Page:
Are you ever left speechless? You know how when you're someone who can always find the right words to express how you feel: good, bad, or indifferent? And you can talk about someone or some thing you're crazy about until the listener's eyes glaze over and you know they're not listening, but you keep talking anyhow because you'll burst if you don't tell someone how you feel??? Then there are times when you're telling someone, showing them, expressing yourself so well but they don't get what the big deal is. It hurts doesn't it? Just a little, but just enough that you wish you had someone-anyone on the planet who understood. So you grab your journal and you tell it all the things that need telling. It doesn't judge, misjudge, or misunderstand. It just listens.
Do you ever wonder who buys some of the world famous works of art and hide them from the rest of the world; they keep it in special vaults that only they have the combination to, and it's for their eyes only. I never got that until Erin explained it to me recently. How selfish. But I should have understood just a little bit since I'm that way about certain beauty. I tend to indulge my senses with a thing once in awhile too, until I've enjoyed each point of beauty to its maximum. No, I'm not as bad a Gollum, but there are times when you have to believe that it's really yours, so you keep going back for another look, another feel, over and over and over. Then you have to let the notion that someone thinks enough of you to award you stewardship of such beauty sink in. You have to pore over every single detail until you have it all committed to memory. By the time to awaken a lot of time has passed. When you come to, you pray you remembered to send a thank-you note!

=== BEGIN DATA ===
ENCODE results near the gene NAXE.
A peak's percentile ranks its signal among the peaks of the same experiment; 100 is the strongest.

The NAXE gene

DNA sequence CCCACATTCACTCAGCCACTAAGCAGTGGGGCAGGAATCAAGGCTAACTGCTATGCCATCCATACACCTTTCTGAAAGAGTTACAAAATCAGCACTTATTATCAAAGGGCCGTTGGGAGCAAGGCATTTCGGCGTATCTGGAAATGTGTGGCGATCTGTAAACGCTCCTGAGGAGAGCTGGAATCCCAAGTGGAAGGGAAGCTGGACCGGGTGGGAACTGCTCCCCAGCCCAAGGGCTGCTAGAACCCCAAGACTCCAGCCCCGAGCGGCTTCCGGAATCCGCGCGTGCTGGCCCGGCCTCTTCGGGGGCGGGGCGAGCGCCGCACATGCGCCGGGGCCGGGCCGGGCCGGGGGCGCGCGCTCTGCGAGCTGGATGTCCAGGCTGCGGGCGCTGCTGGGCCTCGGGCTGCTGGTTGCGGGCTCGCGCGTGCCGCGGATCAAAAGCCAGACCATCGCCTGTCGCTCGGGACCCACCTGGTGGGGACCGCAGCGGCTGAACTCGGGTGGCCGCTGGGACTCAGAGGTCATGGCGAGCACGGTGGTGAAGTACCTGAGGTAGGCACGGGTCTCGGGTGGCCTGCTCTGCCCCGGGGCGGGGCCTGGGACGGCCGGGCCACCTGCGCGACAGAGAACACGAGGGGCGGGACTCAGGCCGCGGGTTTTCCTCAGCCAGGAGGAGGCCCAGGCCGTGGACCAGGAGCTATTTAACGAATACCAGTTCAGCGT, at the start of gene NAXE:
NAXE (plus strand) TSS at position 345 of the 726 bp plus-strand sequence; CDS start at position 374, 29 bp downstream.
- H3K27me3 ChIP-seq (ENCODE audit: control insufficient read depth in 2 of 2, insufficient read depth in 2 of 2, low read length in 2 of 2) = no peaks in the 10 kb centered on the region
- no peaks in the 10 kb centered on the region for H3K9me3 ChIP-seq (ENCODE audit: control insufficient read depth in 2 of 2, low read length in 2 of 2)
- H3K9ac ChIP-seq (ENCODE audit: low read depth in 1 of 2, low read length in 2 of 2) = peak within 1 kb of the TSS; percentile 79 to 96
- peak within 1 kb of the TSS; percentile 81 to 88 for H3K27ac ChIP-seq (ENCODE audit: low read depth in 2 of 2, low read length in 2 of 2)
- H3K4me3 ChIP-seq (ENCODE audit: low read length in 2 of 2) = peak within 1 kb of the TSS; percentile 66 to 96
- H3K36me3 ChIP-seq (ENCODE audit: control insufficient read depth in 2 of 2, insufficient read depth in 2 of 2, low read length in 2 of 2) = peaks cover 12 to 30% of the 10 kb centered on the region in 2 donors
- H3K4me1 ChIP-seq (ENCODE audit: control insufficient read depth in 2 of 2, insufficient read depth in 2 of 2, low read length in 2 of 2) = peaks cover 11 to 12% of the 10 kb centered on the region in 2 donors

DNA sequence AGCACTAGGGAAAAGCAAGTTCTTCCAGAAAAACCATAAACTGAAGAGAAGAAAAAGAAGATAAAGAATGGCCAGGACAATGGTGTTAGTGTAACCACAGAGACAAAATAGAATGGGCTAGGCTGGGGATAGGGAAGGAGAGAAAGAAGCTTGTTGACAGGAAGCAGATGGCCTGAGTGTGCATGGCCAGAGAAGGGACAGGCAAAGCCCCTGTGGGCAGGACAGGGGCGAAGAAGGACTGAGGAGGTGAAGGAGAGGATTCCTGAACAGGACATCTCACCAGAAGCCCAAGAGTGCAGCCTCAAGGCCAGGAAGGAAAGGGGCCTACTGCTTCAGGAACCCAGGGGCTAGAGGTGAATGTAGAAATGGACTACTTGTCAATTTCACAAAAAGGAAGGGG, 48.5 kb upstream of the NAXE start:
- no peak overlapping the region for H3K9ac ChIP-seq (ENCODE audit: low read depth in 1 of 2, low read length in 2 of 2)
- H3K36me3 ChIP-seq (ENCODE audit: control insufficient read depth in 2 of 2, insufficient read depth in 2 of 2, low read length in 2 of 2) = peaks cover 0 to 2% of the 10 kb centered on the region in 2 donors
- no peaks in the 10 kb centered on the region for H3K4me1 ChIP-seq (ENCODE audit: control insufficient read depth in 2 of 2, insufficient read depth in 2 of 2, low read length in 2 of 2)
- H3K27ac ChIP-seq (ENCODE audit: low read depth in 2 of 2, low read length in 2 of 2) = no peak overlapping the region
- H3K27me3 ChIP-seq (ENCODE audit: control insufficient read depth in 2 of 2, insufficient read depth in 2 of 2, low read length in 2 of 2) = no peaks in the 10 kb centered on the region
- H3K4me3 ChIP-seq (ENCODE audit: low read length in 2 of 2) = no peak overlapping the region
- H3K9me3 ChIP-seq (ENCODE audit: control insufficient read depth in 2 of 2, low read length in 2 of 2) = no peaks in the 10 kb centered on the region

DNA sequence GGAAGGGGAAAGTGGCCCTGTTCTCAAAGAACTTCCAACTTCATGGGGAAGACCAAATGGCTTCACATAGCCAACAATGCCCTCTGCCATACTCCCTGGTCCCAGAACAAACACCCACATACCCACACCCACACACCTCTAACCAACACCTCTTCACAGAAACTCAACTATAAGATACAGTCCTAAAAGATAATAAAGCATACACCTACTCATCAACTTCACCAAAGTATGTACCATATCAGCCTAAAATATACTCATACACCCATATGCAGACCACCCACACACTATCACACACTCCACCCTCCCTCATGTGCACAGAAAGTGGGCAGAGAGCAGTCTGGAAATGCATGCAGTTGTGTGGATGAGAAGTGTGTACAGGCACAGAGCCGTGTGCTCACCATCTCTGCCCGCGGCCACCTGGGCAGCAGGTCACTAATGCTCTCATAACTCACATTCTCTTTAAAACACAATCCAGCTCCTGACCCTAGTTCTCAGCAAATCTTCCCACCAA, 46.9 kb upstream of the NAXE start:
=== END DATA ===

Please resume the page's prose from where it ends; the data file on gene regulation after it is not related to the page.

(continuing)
I have seen some beautiful and rare things in this lifetime. I love cotton, and linen. Throughout my life needlecraft has been as familiar as my own handwriting. When I was just girl I could not wait to start piecing quilts. My place at Grandmother's quilting frame was a given. What a shame arthritis ruined her hands before my debut and I outgrew my quilting bag. I took to sewing like a duck takes to water. It was great comfort in the wake of my denial. Cross stitching eventually onsumed my life during the eighties. It was as necessary as food and water, and books. It became an obsession that lasted a decade. I wish I'd finished this. Had I, I'd give it to Anna. Because how could she know of my appreciation of needlework? The doily she gave me still graces my reading chair. How can she bear to part with such priceless gifts? How can I match her generosity?
Drawn thread needlework is absolutely beautiful! I know, I know. I imagine some of you wondering what this has to do with letters, and mail, and mail art. But what is this but a linen drawn thread envelope??? That came through the mail!
Sorry for the latex but I forgot where I stashed the cotton gloves. Turned out they're in my underwear/ sock drawer! But no way could I keep touching the fabric and threads with my bare hands. I didn't want to even breathe on it! Do you wonder who made this? Did the same person who stitched the "envelope" do the fine work?
I'd love to make such an envelope; so much so that last night I sketched an easy design just in case. You see, I'd love to make a lovely linen envelope too. What would it hold? Oh! I forgot to show you what Anna put inside! Tell you what. I'll show you next time.
. . . to be continued